Reflections On Presumed Incompetent: The Intersections Of Race And Class For Women In Academia Symposium - The Plenary Panel, Maritza I. Reyes, Angela Mae Kupenda, Angela Onwuachi-Willig, Stephanie M. Wildman, Adrien Katherine Wing 2017 Florida Agricultural and Mechanical University

Reflections On Presumed Incompetent: The Intersections Of Race And Class For Women In Academia Symposium - The Plenary Panel, Maritza I. Reyes, Angela Mae Kupenda, Angela Onwuachi-Willig, Stephanie M. Wildman, Adrien Katherine Wing

Angela Onwuachi-Willig

No abstract provided.


Inseparable: Perspective Of Senator Daniel Webster, Ernest M. Oleksy 2017 Cleveland State University

Inseparable: Perspective Of Senator Daniel Webster, Ernest M. Oleksy

The Downtown Review

Considering the hypersensitivity that their nation has towards race relations, it is often ineffable to contemporary Americans as to how anyone could have argued against abolition in the 19th century. However, by taking the perspective of Senator Daniel Webster speaking to an audience of disunionist-abolitionists, proslaveryites, and various shades of moderates, numerous points of contention will be brought to light as to why chattel slavery persisted so long in the U.S. Focal points of dialogue will include the Narrative of Frederick Douglass, the "positive good" claims of Senator John C. Calhoun, the disunionism of William Lloyd Garrison, and the ...


United States V. Osage Wind, Llc, Summer Carmack 2017 Alexander Blewett III School of Law at the University of Montana

United States V. Osage Wind, Llc, Summer Carmack

Public Land and Resources Law Review

The Osage Nation, as owner of the beneficial interest in its mineral estate, issues federally-approved leases to persons and entities who wish to conduct mineral development on its lands. After an energy-development company, Osage Wind, leased privately-owned surface lands within Tribal reservation boundaries and began to excavate minerals for purposes of constructing a wind farm, the United States brought suit on the Tribe’s behalf. In the ensuing litigation, the Osage Nation insisted that Osage Wind should have obtained a mineral lease from the Tribe before beginning its work. In its decision, the Tenth Circuit applied one of the Indian ...


A Growing Consensus: State Sponsorship Of Confederate Symbols Is An Injury-In-Fact As A Result Of Dylann Roof’S Killing Blacks In Church At A Bible Study, L. Darnell Weeden 2017 Brigham Young University Law School

A Growing Consensus: State Sponsorship Of Confederate Symbols Is An Injury-In-Fact As A Result Of Dylann Roof’S Killing Blacks In Church At A Bible Study, L. Darnell Weeden

Brigham Young University Journal of Public Law

No abstract provided.


Toward A Fundamental Right To Evade Law? The Rule Of Power In Shelby County And State Farm, Martha T. McCluskey 2017 Selected Works

Toward A Fundamental Right To Evade Law? The Rule Of Power In Shelby County And State Farm, Martha T. Mccluskey

Martha T. McCluskey

No abstract provided.


Judges, Racism, And The Problem Of Actual Innocence, Stephen J. Fortunato Jr. 2017 University of Maine School of Law

Judges, Racism, And The Problem Of Actual Innocence, Stephen J. Fortunato Jr.

Maine Law Review

The facts and data are in and the conclusion they compel is bleak: the American criminal justice system and its showpiece, the criminal trial, harbor at their core a systemic racism. For decades, criminologists, law professors, sociologists, government statisticians, and others have been collecting and collating data on crime, punishment, and incarceration in the United States. These intrepid scholars have looked at crime, criminals, and the justice system from all angles—the race of defendants and victims; the relationship of poverty to criminality; severity of crime; severity of punishment; incarceration rates for different racial groups; sentencing and sentence disparities; and ...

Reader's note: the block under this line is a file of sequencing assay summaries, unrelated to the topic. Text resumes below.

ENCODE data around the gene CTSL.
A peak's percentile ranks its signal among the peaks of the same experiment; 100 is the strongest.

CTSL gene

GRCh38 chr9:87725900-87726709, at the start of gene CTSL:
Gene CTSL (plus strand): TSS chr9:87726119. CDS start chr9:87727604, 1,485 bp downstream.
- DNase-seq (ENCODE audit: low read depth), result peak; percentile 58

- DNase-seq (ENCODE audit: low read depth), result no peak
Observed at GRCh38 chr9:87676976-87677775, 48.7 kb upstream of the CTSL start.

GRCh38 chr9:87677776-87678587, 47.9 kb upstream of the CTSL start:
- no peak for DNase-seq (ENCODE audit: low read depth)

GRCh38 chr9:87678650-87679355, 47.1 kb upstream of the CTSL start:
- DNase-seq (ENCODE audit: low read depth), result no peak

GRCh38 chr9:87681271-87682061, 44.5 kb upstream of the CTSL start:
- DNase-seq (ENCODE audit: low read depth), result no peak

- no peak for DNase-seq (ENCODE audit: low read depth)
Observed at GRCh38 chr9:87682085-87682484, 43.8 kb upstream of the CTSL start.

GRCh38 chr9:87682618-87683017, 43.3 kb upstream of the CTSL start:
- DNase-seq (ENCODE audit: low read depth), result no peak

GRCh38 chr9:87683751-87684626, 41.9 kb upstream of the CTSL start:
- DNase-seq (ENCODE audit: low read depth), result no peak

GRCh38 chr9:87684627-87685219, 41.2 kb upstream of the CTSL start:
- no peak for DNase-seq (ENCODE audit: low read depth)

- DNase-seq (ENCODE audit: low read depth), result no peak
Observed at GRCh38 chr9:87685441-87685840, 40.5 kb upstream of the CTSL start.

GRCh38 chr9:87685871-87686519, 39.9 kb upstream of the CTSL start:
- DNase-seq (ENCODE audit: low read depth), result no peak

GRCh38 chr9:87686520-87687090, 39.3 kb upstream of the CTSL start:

The Pre-Furman Juvenile Death Penalty In South Carolina: Young Black Life Was Cheap, Sheri Lynn Johnson, John H. Blume, Hannah L. Freedman 2017 Cornell Law School

The Pre-Furman Juvenile Death Penalty In South Carolina: Young Black Life Was Cheap, Sheri Lynn Johnson, John H. Blume, Hannah L. Freedman

Sheri Lynn Johnson

Capital punishment in this country, and in South Carolina, has its roots in racial subjugation, stereotype, and animosity. The extreme disparities we report here have dampened due to the combined effects of decreasing levels of open racial antagonism, the reforms of the modem death penalty, including categorical exemptions for juveniles and person with intellectual disabilities and prohibition of the imposition of the death penalty for the crime of rape, and the (small) increase in diversity in capital juries. But dampened does not mean eradicated. Significant disparities in the administration of capital punishment persist today. The color of a defendant's ...


The Violent State: Black Women's Invisible Struggle Against Police Violence, Michelle S. Jacobs 2017 College of William & Mary Law School

The Violent State: Black Women's Invisible Struggle Against Police Violence, Michelle S. Jacobs

William & Mary Journal of Women and the Law

No abstract provided.


Pink Hats And Black Fists: The Role Of Women In The Black Lives Matter Movement, Jessica Watters 2017 College of William & Mary Law School

Pink Hats And Black Fists: The Role Of Women In The Black Lives Matter Movement, Jessica Watters

William & Mary Journal of Women and the Law

No abstract provided.


Continuing Derrick Bell's Devotion In Creative Action, Angela Mae Kupenda 2017 Mississippi College School of Law

Continuing Derrick Bell's Devotion In Creative Action, Angela Mae Kupenda

Journal Articles

I remember my first time seeing Derrick Bell in person and hearing him speak, just a few years before he passed away. I was in awe of him for many reasons, but primarily for two reasons. First, I noted from watching him with his devoted students, how mutual was the devotion coming from him—devotion to them as people and as those who would surely carry on his great work of seeking to forge equality in America and beyond. And second, I was in awe of him because of his devotion to the elimination of racism, while at the same ...